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175 Cummer Ave: The journey is just as important as the destination


Many people will know this remains a controversial project that is currently awaiting an OLT hearing date that will be set at the end of this month. 175 Cummer is currently the address for Cummer Lodge which is a Long Term Care site with 391 residents as well as Willowdale Manor which houses 256 low income seniors.

I have spent a great deal of time listening to the seniors at Willowdale Manor and trying to understand the situation. Based on my assessments - there were three significant gaps in our process that we must acknowledge and learn from:

  • Units ordered before zoning was firm.

  • Lack of accessible consultation.

  • Site plan designed without adequate consideration of the seniors.

1. Units ordered and stored

The decision to order the units before firm zoning regulations were in place led to uncertainties and complications during the planning phase. We did not get the requested Ministerial Zoning Order (MZO), but $11 million dollars was received and spent to order the units which then sat in storage - first in a parking lot leased to the city by the TTC in Willowdale and later moved to indoor storage in Owen Sound at a cost of $325.5K. Since they were moved in August, 2022 we have been paying $71K per month to keep these units in storage. The rate recently increased to $77K per month. When the MZO was not provided, council changed the zoning through a motion. However, this is currently under appeal at the Ontario Land Tribunal (OLT).

The case management date has been set for June 29, 2023 when a date will be set for the hearing. This could be as early as the end of this year, but could also happen some time next year. Currently, there is no Plan B for these units. Should the city lose at the OLT, we will have to scramble to figure out a new path which would extend the time we will need to pay for the storage of the units. We must ensure that our decisions are based on clear guidelines and thorough assessments to prevent unnecessary financial burdens and delays as well as an extended period of anxiety and uncertainty for those impacted by our decisions.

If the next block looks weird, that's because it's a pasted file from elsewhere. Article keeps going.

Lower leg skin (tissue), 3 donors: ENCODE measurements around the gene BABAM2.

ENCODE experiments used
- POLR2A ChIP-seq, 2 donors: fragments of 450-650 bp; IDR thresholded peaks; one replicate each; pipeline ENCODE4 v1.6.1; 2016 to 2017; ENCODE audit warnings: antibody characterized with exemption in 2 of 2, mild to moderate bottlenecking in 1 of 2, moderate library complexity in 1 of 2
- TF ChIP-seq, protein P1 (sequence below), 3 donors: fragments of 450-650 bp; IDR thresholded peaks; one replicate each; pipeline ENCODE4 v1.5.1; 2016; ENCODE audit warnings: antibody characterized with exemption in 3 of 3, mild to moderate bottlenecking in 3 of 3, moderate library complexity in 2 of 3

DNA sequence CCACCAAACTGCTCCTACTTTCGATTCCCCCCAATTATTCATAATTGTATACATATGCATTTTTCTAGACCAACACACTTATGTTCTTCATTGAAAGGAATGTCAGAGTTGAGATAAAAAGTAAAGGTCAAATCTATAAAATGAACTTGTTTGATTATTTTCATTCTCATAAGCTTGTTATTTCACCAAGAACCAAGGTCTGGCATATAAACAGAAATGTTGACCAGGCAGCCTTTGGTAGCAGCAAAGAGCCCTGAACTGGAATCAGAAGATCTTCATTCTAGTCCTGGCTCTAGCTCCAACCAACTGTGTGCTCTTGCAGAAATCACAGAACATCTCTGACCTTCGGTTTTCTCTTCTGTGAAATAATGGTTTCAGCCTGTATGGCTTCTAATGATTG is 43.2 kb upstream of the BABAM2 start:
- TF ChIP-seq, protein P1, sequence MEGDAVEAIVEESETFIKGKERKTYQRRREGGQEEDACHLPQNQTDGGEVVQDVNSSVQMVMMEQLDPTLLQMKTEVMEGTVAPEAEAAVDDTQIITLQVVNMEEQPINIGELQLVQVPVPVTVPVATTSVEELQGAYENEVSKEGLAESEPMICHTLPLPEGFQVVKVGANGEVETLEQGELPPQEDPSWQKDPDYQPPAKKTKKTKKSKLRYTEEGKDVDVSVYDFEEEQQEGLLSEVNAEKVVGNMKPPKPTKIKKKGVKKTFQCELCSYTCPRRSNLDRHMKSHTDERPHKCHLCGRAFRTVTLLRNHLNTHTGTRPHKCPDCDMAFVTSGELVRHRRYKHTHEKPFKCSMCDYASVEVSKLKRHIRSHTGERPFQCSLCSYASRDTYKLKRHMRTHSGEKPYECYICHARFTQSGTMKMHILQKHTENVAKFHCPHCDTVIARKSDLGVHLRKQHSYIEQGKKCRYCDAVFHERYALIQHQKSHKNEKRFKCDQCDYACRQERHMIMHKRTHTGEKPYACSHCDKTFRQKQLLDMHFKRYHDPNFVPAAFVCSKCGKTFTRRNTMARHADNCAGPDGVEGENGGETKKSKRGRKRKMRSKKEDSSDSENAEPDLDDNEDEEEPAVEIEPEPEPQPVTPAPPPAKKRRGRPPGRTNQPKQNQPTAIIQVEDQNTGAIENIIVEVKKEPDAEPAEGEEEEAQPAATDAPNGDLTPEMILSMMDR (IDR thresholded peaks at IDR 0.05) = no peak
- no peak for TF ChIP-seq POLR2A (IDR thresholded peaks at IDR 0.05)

2. Lack of accessible consultation

The second flaw in our process was the absence of inclusive and accessible consultation methods. We failed to provide meaningful opportunities for the seniors residing at Willowdale Manor to express their concerns effectively. Further the residents at Cummer Lodge including their families have never been consulted. Going forward, we must implement measures that cater to the diverse needs of our community, including multilingual support and alternative means of engagement. When making significant decisions we must always make every effort to hear and respond to the concerns of those most impacted by our decisions.

3. Site Plan designed without adequate consideration of the seniors

The third issue lies in the insufficient consideration given to the existing vulnerable seniors on the premises. Their voices should have been sought, valued, and integrated into the site plan. By ignoring their perspectives, we missed crucial opportunities to address their specific needs and alleviate their fears early in this process, including the importance of green space and the pressures the seniors and their visitors already face for parking.

On April 24, 2023 my team and I hosted the first ever multilingual listening session attended by the Housing Secretariat and her staff. The Housing secretariat drew three conclusions from that session: